In terms of whether industry is doing enough to ensure all the different aspects that food integrity encompasses, I think the honest answer is we don’t know.
“It is difficult,” Richardson admitted. “We need to talk the same language. If you have regulation A in Europe, then you need to know how that it directly relates to regulations in other countries. We need a matrix of commonality where things cross over. This will be so important in a post Brexit world where the language of Government is ‘equivalence’.”
He added: “There is a danger with Brexit that we’ll strip back on the regulation because people will want to simplify processes and we’ll end up restricting our access to EU markets.
In terms of sustainability, Richardson said we must ensure we are looking at the whole picture. “People will only believe what they want to believe and there is much information which doesn’t consider the big picture,” he contended. “Very few are willing to see the common ground, assess the unintended consequences. An example of this is with the rise of Veganism and alternative meats. Will traditional meat have a future? I believe they will if we take into consideration such facts as grass being an excellent sequestrator of carbon and the fact beef and sheep actually use sources of food which consumers are not able to digest. Although ruminants produce greenhouse gases they also use them by consuming grass and other low quality forages.”
He added, “If we get rid of livestock, there will be less grass. Grass soaks up carbon dioxide because they are ‘mini carbon sticks’, so it is beneficial in the same way that trees are good for the planet. With less grass, we won’t be able to absorb so much carbon from the atmosphere because we’re growing cereal crops, for example. Without grass we also reduce the fertility of the soil…and soil fertility is reducing at an alarmingly rapid rate.”
He continued, “There are elements of Veganism that are good for the planet. We often hear that we are eating too much meat in the Western world; but equally, if we were to adopt a solely plant-based diet and eat more soy, for example, well, we know that that ingredient has resulted in mass deforestation in South America.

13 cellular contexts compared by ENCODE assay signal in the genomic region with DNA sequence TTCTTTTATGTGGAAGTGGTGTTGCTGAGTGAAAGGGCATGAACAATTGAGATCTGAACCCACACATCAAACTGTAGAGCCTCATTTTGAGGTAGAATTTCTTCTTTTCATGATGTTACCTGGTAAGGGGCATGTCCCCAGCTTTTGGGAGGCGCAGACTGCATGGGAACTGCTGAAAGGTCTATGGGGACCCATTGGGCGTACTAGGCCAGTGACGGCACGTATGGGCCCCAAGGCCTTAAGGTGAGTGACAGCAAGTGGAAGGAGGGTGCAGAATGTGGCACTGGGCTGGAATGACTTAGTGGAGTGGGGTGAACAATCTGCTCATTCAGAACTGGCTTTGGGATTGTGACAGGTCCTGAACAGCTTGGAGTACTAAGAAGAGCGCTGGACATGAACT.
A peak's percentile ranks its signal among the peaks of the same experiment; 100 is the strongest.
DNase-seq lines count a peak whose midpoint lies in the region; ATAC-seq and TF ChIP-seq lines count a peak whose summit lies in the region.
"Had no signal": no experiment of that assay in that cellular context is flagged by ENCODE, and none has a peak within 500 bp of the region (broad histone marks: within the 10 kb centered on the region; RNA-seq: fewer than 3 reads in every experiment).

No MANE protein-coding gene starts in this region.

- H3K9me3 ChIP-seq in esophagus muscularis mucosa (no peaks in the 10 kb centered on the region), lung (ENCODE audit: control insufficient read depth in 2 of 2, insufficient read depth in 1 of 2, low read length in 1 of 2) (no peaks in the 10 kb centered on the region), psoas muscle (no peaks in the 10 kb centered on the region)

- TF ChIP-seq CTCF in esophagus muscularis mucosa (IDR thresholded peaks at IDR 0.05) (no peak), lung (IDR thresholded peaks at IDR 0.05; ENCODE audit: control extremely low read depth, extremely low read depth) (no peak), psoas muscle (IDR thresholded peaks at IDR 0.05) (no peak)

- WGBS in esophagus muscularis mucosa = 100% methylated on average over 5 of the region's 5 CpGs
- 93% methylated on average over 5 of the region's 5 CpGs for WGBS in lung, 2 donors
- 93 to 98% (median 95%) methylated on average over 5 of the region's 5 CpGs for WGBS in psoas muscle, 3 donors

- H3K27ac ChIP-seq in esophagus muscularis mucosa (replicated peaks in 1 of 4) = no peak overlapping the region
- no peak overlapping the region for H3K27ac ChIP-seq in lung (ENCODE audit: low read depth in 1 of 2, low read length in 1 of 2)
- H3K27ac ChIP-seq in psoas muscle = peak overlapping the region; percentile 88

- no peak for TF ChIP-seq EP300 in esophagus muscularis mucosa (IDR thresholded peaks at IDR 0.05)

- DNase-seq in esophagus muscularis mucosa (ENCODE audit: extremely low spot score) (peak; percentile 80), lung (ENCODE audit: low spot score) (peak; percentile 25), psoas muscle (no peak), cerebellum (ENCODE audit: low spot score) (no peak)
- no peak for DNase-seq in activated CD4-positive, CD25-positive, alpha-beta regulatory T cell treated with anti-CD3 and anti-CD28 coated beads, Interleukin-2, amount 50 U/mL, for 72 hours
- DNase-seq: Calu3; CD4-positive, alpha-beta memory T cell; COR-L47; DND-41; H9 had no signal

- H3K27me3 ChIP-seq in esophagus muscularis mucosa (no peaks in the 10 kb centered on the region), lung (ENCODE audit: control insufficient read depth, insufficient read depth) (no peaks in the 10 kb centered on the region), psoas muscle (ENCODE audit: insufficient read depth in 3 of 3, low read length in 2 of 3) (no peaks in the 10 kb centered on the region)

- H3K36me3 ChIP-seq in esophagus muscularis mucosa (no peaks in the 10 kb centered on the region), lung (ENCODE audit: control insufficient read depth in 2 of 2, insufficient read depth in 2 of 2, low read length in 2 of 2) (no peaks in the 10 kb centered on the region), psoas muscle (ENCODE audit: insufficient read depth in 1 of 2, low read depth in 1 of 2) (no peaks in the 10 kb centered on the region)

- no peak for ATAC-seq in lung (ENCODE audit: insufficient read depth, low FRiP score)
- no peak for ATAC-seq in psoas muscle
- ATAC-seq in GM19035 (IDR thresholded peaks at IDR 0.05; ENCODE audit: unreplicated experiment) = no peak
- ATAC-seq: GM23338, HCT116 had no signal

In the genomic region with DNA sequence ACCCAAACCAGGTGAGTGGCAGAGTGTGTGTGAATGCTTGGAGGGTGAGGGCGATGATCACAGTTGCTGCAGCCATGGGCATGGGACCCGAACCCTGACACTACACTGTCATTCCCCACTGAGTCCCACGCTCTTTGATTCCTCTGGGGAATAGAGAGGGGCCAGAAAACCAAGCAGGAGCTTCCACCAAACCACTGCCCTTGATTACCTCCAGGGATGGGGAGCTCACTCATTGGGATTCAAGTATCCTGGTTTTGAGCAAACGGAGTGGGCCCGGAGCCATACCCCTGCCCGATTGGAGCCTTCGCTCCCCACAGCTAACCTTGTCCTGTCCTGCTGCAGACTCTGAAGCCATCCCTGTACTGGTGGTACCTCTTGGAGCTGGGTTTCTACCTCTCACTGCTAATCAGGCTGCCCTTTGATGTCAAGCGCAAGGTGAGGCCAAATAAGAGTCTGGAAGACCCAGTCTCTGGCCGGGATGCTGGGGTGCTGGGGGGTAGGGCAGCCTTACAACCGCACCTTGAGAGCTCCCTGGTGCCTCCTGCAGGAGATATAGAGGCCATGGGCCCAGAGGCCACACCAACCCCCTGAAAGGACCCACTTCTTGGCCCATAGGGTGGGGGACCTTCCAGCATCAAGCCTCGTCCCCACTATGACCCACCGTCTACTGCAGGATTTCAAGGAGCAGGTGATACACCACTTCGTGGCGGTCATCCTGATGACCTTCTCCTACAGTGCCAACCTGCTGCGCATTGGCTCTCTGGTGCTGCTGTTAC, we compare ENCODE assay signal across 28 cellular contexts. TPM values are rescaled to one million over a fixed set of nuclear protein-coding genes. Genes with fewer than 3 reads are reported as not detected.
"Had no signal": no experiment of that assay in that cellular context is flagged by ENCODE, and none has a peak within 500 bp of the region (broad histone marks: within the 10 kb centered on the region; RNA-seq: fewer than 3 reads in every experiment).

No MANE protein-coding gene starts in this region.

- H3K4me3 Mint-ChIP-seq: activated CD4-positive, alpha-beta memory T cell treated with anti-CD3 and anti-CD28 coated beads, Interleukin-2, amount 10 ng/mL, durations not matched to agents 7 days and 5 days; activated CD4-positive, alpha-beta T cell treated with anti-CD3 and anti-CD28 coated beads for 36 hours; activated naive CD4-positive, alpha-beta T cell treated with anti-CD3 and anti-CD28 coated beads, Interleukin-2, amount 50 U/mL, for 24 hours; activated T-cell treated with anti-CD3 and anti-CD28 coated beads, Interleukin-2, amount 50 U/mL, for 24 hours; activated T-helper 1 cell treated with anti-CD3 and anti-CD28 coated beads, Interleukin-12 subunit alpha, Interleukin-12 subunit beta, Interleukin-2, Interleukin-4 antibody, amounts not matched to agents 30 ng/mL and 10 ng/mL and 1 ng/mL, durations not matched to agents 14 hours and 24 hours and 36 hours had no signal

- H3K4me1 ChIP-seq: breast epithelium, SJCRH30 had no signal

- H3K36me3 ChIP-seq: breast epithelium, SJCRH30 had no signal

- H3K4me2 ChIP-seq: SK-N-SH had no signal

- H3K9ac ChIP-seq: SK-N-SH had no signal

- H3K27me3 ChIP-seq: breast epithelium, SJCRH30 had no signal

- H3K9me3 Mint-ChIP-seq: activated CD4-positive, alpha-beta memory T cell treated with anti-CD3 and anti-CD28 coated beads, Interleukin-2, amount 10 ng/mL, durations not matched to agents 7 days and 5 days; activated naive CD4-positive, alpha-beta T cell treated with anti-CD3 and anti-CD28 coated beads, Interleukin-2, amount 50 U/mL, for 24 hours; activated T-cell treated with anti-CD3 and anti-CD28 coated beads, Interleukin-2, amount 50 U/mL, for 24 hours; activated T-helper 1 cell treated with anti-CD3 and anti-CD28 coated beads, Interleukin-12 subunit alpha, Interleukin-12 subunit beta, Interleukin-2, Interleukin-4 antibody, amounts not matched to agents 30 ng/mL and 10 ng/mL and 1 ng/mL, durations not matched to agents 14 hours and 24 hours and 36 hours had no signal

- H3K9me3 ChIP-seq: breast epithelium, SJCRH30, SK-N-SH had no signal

“Right now, there’s a lot of hype around plant based and I think that’s because people like a story, so it’s quite an easy target. I also think people are looking for easy solutions to saving the planet and adopting a plant-based diet is an ‘easy’ resolve..
“I’m not saying meat is better or worse than veg protein but what I am saying is that we need to consider the whole ecosystem before we champion single causes. Both have a place in the future, but it’s a question of balance. We should focus on unifying facts such as rising obesity and food waste!”
To view the full agenda for Food Integrity 2020 click here!
Chairing the conference
Of course, we know why we asked Richardson to chair day two of Food Integrity: he has worked in the food and farming sector for three decades, forging a reputation for being an impactful industry leader who believes in creating change for good, not just talking about it. But I wanted to pose the question: what qualifies him for this role?
“When I left university, I started working for Unilever. I was an advisor for dairy farmers and worked in sales and marketing. I now look after corporate affairs for a dairy nutrition business and chair the Food & Drink Board in Wales for the Welsh government. I also sit on the UK Food & Drink Council.
“My background in farming enables a better understanding of the issues, because I am involved in the industry I can have balanced discussions. Moreover, it is about having a network and building trusting relationships, where you can have honest discussions.
“The Food and Drink Board Wales has grown the sector from £5 billion to over £7bn four years through amazing collaboration between industry, government and NGOs (non-governmental organisations). We ask ‘where’s the opportunities? What do we need to address? How do we improve skills?’ and we make it dynamic and exciting.”
He concluded, “I am specialised in strategy, getting the right people around the table to make things move forward.”
Andy Richardson currently chairs the Welsh Government Food & Drink Board and is a member of the UK Government Food & Drink Council. He has recently been a member of the Brexit Food & Farming Commission Steering Group and Chair of the Welsh Dairy Leadership Board.
Andy has co-founded industry, NGO & government international collaborations, including the recent “Protein Challenge 2040” which aims to create positive change in the global protein supply chain in partnership with a diverse range of stakeholders. He is currently work on developing a similar collaboration which is looking at sustainable edible fats and oils.